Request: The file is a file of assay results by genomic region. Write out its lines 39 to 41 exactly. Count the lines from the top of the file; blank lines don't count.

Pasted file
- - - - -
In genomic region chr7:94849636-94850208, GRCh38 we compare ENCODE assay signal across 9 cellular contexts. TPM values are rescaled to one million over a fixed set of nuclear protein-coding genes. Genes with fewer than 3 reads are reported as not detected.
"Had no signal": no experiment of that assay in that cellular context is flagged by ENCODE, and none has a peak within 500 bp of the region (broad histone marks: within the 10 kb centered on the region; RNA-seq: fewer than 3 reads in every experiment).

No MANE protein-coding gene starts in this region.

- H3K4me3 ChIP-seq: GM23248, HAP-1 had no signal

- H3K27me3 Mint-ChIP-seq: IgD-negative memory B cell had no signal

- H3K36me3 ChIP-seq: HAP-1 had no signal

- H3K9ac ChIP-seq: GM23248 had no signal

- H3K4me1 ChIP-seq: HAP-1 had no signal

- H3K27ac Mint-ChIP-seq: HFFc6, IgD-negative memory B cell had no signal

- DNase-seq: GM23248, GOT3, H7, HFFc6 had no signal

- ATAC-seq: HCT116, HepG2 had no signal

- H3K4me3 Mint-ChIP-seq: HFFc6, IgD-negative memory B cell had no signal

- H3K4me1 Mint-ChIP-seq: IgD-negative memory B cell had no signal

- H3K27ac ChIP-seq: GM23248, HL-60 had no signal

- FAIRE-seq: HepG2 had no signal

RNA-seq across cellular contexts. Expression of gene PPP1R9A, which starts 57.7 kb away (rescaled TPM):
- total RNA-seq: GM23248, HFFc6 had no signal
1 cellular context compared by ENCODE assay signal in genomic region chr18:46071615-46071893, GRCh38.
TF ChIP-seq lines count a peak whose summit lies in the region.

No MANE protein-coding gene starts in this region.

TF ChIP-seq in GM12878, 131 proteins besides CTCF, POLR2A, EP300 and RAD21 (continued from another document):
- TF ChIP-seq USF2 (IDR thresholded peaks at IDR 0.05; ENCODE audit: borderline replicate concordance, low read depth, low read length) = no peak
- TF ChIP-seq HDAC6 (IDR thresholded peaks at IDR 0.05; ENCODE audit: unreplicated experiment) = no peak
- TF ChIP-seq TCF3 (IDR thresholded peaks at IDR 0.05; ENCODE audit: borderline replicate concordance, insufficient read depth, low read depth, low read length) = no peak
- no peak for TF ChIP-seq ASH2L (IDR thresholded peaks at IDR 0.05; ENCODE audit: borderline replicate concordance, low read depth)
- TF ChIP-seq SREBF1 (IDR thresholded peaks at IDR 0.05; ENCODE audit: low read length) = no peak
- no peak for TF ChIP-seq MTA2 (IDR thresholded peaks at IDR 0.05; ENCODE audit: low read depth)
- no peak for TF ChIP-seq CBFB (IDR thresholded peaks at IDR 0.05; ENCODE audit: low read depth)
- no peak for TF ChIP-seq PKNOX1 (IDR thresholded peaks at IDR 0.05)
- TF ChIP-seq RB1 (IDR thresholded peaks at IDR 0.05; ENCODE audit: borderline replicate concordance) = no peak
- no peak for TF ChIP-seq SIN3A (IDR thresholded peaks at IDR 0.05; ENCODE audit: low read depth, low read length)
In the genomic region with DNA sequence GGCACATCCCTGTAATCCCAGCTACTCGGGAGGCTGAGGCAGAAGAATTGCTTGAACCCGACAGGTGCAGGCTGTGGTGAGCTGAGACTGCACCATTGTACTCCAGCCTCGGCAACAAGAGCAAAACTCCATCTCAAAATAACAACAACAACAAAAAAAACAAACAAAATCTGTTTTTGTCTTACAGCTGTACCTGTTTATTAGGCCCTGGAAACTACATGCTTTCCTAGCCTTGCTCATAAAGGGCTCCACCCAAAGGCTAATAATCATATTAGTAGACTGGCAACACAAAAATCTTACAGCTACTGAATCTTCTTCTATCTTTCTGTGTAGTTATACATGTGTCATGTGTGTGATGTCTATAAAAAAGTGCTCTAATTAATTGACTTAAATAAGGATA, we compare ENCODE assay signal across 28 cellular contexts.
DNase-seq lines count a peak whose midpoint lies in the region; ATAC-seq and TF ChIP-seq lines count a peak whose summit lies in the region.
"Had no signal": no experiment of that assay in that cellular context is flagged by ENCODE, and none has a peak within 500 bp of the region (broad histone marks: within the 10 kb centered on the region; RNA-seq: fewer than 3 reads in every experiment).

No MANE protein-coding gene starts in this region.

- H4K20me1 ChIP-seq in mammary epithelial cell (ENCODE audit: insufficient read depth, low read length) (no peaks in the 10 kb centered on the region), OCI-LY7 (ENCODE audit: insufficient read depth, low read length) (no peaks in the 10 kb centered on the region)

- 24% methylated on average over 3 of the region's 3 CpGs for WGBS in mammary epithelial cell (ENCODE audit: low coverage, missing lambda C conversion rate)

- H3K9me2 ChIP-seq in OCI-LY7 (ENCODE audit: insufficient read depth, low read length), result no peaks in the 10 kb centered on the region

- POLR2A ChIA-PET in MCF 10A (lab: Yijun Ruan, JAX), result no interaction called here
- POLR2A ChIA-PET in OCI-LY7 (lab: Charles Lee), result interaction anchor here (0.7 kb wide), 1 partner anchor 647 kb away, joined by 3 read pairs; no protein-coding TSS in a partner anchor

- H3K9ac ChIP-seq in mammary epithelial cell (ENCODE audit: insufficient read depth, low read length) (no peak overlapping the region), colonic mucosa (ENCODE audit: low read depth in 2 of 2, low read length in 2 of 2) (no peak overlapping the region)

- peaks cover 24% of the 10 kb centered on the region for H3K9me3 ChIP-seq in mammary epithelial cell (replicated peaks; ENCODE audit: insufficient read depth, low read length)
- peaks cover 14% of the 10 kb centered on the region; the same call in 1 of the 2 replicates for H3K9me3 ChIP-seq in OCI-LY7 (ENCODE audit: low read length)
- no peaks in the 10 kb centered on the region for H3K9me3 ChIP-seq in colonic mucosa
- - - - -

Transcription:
- POLR2A ChIA-PET in MCF 10A (lab: Yijun Ruan, JAX), result no interaction called here
- POLR2A ChIA-PET in OCI-LY7 (lab: Charles Lee), result interaction anchor here (0.7 kb wide), 1 partner anchor 647 kb away, joined by 3 read pairs; no protein-coding TSS in a partner anchor

- H3K9ac ChIP-seq in mammary epithelial cell (ENCODE audit: insufficient read depth, low read length) (no peak overlapping the region), colonic mucosa (ENCODE audit: low read depth in 2 of 2, low read length in 2 of 2) (no peak overlapping the region)